In the world of aeronautical engineering, innovation and practical application often go hand in hand. For me while serving in the British Army, the path to gaining expertise in electronics led to an extraordinary final consolidation project—an EOD (Explosive Ordnance Disposal) robot. This robot not only showcased skills in avionics but also involved problem-solving, creativity, and the ability to adapt to changing circumstances. In this post, we delve into the journey of designing and building an EOD robot as part of a level 3 extended diploma in aeronautical engineering.
The EOD robot project was part of a comprehensive avionics training course. This course provided the foundation for the design, development, and execution of this exceptional project. The project encompassed a wide range of skills, including digital and analog electronics theory, problem-solving, coding, and manufacturing, making it an intensive and rewarding endeavor.
Challenges and Innovations
Creating an EOD robot from scratch was no small feat. One of the initial challenges was to automate the robot and implement remote control via Wi-Fi and the Internet of Things (IoT). However, due to the stringent WAN security protocols within the military establishment, this proved unachievable. Instead, the project transitioned to a local area connection, requiring users to be on the same network to operate the robot effectively.
A simple Android application was developed for controlling the robot’s forward and reverse movements, as well as operating the grabbing arm. This adaptation allowed for local control and met the project’s objectives, highlighting the adaptability of the design.
Design and Components
The EOD robot’s design involved repurposing various components. The back wheels were sourced from an old office chair, while the front driving wheels consisted of simple motors that operated independently to facilitate near-neutral turns. The robot arm, originally a toy, required significant integration efforts. The challenge involved converting the arm’s simple controller, which operated via variable resistors, into a digital I/O system for remote operation.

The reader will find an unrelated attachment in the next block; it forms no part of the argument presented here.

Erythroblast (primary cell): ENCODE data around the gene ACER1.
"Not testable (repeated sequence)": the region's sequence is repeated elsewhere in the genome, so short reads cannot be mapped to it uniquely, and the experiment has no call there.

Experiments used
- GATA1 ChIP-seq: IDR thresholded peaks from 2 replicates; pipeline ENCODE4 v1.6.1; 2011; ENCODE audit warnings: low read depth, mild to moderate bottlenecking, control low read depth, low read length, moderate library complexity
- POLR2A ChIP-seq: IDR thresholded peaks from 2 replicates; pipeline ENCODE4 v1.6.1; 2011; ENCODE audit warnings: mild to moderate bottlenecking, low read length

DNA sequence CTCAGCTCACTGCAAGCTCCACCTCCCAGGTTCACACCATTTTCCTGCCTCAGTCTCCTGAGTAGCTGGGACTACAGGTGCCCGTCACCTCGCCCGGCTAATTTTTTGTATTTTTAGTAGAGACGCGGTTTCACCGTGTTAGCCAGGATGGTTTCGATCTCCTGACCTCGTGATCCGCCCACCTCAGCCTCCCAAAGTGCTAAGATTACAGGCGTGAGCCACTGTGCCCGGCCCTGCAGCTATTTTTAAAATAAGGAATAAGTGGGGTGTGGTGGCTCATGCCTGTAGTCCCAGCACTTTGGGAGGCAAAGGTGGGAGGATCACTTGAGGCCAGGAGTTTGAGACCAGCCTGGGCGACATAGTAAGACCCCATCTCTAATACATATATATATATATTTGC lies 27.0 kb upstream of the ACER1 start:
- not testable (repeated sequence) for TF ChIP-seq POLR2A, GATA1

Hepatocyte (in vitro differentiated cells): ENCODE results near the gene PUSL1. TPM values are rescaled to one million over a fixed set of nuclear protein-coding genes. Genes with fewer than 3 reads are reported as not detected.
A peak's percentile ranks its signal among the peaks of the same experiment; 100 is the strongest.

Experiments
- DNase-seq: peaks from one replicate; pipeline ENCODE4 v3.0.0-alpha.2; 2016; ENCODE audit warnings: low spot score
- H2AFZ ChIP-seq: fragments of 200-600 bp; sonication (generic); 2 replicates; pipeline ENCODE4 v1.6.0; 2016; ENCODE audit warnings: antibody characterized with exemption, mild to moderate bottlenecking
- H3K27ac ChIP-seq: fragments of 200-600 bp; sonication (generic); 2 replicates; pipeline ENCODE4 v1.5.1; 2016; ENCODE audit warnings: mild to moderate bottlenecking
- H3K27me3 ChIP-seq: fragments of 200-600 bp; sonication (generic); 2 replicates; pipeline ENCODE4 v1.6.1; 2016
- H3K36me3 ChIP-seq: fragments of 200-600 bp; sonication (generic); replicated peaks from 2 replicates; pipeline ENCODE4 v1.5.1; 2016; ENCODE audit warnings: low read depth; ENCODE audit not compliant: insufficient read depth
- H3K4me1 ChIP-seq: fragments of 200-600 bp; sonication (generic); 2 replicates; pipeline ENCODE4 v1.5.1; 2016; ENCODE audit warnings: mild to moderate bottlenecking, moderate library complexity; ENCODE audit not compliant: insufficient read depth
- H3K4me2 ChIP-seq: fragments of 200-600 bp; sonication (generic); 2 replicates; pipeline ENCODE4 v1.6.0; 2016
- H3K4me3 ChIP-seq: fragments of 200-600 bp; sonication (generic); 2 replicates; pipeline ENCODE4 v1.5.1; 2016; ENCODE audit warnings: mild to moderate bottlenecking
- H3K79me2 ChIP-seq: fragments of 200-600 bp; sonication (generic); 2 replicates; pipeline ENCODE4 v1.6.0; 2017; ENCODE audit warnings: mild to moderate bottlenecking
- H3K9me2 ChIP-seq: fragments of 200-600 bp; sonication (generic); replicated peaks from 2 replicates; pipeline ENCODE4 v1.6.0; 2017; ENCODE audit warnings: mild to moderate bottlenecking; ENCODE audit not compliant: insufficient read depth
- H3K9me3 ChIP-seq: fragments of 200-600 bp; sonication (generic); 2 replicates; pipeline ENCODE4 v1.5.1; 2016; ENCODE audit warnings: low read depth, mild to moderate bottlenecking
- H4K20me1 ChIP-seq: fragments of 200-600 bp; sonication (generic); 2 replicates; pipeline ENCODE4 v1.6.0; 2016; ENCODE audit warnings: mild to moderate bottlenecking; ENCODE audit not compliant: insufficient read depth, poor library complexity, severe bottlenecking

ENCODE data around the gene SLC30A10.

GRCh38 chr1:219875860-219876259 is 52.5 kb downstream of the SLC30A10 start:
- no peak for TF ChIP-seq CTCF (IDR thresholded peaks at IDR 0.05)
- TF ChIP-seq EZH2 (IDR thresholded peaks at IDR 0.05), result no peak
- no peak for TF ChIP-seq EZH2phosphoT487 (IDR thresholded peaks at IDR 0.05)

A Unique Feature: Remote Viewing
One of the project’s most exciting features was the incorporation of a CMOS camera mounted on top of the arm, behind the claw. This camera was connected to an RF transmitter, enabling operators to view the robot’s perspective on an old CRT TV via a SCART connection. While controlling the robot was a bit challenging, this feature added a dimension of remote visibility and control that was both impressive and practical.
Fluid Design and Adaptive Problem-Solving
The design of the EOD robot was anything but rigid. It involved experimenting with different ideas and knowing when to pivot when challenges arose. In a project with tight time constraints, the ability to adapt and evolve the design was crucial to success.
A Presentation to Remember
The EOD robot was not just a project; it was a demonstration of ingenuity, skill, and adaptability. The only time it was used was during the final presentation, where it was showcased to a group of soldiers and officers. Its uniqueness and capability attracted significant interest, demonstrating the importance of innovation and practical application in the field of avionics and aeronautical engineering.
The journey of building an EOD robot during avionics training in the British Army showcases the depth of skills, creativity, and adaptability required in the field of aeronautical engineering. Despite the challenges faced during the project, it served as a testament to the ability to pivot, adapt, and deliver impressive results within limited timeframes.
This project is not just about building a robot; it’s about demonstrating the fusion of avionics knowledge, problem-solving skills, and innovation in a real-world context. It’s a testament to the dedication and expertise developed during avionics training in the military.
With this post, we’ve delved into the incredible journey of designing, building, and demonstrating an EOD robot—a project that represents the essence of aeronautical engineering and innovation in the British Army.